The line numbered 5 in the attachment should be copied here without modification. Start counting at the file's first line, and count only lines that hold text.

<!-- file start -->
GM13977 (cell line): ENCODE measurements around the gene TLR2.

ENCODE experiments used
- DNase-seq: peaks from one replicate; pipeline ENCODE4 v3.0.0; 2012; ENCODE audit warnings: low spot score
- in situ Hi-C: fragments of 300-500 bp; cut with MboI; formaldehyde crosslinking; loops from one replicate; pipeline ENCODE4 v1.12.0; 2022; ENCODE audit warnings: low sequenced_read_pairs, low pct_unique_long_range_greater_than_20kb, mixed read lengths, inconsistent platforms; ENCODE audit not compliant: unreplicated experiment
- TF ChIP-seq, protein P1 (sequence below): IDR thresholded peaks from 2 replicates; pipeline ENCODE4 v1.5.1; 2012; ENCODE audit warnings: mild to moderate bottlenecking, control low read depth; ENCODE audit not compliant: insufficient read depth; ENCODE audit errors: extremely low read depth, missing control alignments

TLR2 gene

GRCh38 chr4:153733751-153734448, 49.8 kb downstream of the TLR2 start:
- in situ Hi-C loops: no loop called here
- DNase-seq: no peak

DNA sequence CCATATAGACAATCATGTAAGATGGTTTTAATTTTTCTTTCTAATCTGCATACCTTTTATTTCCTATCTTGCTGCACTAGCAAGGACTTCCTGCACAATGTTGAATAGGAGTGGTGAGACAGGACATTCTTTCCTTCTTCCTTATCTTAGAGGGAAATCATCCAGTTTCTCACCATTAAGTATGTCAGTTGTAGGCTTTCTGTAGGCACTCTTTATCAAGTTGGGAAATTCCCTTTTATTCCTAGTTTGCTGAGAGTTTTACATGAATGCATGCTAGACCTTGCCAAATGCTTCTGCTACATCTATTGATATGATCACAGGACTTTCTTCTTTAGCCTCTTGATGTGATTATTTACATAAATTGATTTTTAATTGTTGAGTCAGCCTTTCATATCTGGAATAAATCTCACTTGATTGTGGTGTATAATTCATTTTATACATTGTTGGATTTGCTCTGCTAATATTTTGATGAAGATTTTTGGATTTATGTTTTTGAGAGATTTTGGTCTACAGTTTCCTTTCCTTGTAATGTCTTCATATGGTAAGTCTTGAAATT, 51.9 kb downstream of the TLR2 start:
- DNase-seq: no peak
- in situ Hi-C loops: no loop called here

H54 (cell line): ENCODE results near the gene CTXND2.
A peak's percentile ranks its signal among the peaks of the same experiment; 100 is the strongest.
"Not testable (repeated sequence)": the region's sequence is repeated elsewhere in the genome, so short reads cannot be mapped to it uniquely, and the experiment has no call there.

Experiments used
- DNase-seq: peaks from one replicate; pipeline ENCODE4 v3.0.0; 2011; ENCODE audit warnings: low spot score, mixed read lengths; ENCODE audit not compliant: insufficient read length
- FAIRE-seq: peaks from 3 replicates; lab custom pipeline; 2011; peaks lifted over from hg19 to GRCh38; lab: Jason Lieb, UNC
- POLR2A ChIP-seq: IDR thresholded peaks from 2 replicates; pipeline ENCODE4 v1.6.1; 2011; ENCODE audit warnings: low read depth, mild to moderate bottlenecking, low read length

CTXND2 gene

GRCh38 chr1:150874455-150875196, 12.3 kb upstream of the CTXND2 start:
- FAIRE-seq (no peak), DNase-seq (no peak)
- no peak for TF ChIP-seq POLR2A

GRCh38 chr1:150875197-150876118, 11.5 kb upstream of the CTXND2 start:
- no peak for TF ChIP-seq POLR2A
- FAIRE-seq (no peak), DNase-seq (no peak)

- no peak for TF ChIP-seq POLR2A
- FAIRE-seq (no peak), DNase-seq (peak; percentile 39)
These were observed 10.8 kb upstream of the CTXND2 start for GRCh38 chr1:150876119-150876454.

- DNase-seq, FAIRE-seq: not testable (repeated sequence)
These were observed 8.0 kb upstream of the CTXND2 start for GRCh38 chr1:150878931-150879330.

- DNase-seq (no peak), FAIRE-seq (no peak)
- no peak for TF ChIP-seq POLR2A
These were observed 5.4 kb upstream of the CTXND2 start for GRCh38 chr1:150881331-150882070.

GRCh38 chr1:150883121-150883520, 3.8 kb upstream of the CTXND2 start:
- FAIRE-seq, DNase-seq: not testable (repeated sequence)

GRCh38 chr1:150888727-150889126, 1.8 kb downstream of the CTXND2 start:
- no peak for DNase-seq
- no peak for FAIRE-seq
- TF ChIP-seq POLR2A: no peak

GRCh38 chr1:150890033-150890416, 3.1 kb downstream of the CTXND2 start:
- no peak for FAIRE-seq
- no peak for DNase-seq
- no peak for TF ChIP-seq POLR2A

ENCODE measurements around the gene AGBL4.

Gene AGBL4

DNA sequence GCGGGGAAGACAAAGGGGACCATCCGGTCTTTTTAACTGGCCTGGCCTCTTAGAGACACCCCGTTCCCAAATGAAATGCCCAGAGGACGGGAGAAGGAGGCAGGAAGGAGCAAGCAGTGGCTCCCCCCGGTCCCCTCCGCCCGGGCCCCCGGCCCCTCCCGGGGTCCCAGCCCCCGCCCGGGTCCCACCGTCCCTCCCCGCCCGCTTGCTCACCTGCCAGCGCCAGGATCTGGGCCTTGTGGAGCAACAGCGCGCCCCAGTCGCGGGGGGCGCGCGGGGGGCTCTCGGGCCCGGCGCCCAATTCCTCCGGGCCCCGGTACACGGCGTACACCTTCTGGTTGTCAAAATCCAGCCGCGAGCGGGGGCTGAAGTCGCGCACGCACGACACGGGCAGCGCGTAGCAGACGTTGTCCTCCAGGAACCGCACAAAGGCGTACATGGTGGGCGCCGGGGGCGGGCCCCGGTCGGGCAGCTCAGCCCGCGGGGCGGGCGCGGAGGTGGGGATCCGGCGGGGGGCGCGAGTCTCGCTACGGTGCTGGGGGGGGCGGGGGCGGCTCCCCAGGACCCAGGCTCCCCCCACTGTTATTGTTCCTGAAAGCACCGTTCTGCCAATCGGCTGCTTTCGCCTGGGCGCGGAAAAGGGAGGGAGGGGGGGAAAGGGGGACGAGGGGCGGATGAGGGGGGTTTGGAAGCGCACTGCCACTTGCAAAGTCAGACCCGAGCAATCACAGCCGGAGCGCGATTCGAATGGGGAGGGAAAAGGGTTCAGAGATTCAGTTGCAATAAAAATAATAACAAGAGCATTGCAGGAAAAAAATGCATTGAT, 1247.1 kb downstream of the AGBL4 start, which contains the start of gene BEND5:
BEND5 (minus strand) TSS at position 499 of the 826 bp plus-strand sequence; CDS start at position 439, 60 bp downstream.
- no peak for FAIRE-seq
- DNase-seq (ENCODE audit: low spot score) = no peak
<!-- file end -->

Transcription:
- TF ChIP-seq, protein P1 (sequence below): IDR thresholded peaks from 2 replicates; pipeline ENCODE4 v1.5.1; 2012; ENCODE audit warnings: mild to moderate bottlenecking, control low read depth; ENCODE audit not compliant: insufficient read depth; ENCODE audit errors: extremely low read depth, missing control alignments